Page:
If you've been following me over the last few weeks, you know that I introduced the idea of incorporating the Principles of War as a means of dealing with PTSD. In doing this, my hope is to help you achieve a deeper level of thought about how you might go about choosing methods for your healing. By introducing a single Principle of War, in a series of posts over the next several weeks, I am giving you a new set of criteria that you can use to evaluate the possible courses of action that you choose for your healing journey.
I realize it may sound a bit counter productive to use war principles for healing an anxiety disorder, but allow me the opportunity over the next few weeks to expand this thought and see if this might apply to you or someone you know that might be working to rid their life of this disorder. If you continue to follow this series, you can save time with future posts by going directly to the bold text highlighting the week's highlighted Principle. This week we look at the principle of:
Offensive - Seize, retain, and exploit the initiative
The great Chinese warrior/philosopher Sun Tzu was once quoted as saying, "Invincibility lies in the defense; the possibility of victory in the attack." This goes the same for Post Traumatic Stress Disorder. Taking the Offensive on PTSD implies direct and personal action, as opposed to passive defense. You could think of any pharmaceutical approach that manages the signs and symptoms of anxiety, insomnia, hypervigilance, and mood swings as a defensive approach to this disorder. Although the medications used in managing these above mentioned maladies can provide you some relief from the underlying disorder, they are not going to serve as a long term solution. Please understand that I am not advocating the dismissal of any drug regime prescribed by a physician. My point is to clarify what healing requires, and that is direct action, by you, to move toward new Objectives that you must set for yourself.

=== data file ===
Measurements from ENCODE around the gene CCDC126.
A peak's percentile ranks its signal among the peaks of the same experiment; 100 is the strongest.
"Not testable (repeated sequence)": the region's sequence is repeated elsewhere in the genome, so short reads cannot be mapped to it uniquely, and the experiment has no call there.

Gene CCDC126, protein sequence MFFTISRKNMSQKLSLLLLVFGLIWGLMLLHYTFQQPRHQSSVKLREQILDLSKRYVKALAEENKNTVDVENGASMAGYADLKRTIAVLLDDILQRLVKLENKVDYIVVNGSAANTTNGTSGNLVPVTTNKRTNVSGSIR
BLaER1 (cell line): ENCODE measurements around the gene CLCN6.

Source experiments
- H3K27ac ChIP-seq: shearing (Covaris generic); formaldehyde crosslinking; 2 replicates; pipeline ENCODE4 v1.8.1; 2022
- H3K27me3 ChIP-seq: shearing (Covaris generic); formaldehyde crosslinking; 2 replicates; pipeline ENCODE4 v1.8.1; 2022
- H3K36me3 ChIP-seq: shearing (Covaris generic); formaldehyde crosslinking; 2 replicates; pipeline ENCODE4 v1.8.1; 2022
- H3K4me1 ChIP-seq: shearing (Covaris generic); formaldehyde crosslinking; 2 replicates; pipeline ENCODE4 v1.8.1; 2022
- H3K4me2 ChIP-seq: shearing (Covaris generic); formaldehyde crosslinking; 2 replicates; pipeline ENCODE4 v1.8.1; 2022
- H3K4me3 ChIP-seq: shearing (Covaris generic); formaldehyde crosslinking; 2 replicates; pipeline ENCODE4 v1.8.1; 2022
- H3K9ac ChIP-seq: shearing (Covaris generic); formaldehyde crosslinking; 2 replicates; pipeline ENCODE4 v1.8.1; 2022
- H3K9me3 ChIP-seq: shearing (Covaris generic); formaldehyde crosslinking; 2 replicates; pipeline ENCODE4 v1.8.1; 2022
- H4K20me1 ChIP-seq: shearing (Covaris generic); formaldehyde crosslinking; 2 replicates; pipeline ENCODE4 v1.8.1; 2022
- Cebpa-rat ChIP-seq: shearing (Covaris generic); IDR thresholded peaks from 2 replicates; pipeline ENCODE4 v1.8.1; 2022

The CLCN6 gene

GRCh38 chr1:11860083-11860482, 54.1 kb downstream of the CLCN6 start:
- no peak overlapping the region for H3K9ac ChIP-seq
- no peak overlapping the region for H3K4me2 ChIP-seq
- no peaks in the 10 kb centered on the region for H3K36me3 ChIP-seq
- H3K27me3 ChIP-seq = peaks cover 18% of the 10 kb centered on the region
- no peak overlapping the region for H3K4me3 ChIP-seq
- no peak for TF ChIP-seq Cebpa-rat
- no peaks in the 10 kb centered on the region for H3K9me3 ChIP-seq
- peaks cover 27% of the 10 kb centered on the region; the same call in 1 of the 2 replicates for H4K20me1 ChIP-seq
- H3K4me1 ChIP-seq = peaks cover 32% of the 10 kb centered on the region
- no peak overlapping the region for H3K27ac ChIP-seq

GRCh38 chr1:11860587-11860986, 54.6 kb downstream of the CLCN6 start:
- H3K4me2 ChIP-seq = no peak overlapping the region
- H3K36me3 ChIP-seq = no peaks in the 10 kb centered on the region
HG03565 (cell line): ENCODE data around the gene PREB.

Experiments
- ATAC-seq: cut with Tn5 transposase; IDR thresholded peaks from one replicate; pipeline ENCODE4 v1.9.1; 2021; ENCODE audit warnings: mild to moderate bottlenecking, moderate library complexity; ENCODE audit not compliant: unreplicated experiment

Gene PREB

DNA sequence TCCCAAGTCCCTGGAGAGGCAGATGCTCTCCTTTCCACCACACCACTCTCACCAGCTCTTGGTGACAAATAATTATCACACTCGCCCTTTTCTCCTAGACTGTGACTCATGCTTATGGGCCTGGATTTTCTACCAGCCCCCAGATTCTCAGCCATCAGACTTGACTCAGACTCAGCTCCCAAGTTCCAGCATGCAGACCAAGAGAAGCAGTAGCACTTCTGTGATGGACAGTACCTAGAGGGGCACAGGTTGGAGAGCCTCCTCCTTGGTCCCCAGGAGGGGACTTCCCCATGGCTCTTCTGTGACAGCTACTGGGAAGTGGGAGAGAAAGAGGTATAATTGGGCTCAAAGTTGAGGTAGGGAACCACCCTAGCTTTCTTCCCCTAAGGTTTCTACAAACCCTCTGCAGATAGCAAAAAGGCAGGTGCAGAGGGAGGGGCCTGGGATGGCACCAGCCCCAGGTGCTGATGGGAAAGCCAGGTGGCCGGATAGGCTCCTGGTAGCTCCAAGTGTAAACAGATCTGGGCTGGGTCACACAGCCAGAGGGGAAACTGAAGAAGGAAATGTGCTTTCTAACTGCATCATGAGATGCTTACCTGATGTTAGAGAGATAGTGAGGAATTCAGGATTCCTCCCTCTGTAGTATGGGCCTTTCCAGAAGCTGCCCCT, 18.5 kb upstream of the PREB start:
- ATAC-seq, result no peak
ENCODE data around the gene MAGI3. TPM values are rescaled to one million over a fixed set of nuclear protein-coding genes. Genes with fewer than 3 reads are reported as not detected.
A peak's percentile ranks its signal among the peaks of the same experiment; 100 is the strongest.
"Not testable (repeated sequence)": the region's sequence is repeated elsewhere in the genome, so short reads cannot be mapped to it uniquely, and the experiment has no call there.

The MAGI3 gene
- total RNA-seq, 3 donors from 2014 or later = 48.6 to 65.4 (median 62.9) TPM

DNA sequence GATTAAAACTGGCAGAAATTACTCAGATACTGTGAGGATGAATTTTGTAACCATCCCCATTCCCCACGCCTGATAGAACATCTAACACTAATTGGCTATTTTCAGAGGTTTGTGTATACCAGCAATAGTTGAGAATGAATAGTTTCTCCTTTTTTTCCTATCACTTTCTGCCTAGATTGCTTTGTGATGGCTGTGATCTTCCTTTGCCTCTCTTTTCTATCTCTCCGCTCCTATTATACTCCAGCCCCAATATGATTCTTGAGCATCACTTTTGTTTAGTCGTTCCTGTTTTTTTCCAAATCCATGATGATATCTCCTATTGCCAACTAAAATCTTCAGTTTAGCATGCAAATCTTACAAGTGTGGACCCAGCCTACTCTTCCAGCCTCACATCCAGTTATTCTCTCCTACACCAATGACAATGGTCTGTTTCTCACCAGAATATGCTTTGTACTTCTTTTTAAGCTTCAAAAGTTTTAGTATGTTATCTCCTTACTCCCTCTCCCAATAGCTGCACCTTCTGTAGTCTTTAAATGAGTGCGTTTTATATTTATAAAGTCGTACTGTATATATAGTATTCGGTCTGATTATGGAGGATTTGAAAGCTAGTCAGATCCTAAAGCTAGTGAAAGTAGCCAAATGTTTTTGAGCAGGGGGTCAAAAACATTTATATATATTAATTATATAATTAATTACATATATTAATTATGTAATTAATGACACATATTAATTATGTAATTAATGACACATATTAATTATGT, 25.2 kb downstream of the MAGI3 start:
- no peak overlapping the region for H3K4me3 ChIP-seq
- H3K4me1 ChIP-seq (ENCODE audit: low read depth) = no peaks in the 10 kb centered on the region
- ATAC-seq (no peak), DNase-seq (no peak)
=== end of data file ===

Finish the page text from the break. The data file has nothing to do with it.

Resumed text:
As we have discussed in a previous post, gaining the advantage over PTSD involves taking the initiative to address the source of the REAL cause for your problems: your brain. Many people who undergo a traumatic event believe they can handle the problem themselves. Not to be the bearer of bad tidings, but if this works, it's less often because of what the person did than how our brains normally work. Conversely, if it fails, it's important to realize WHY it didn't work. And the simple fact is, it has nothing to do with how strong your will is or how competent you are.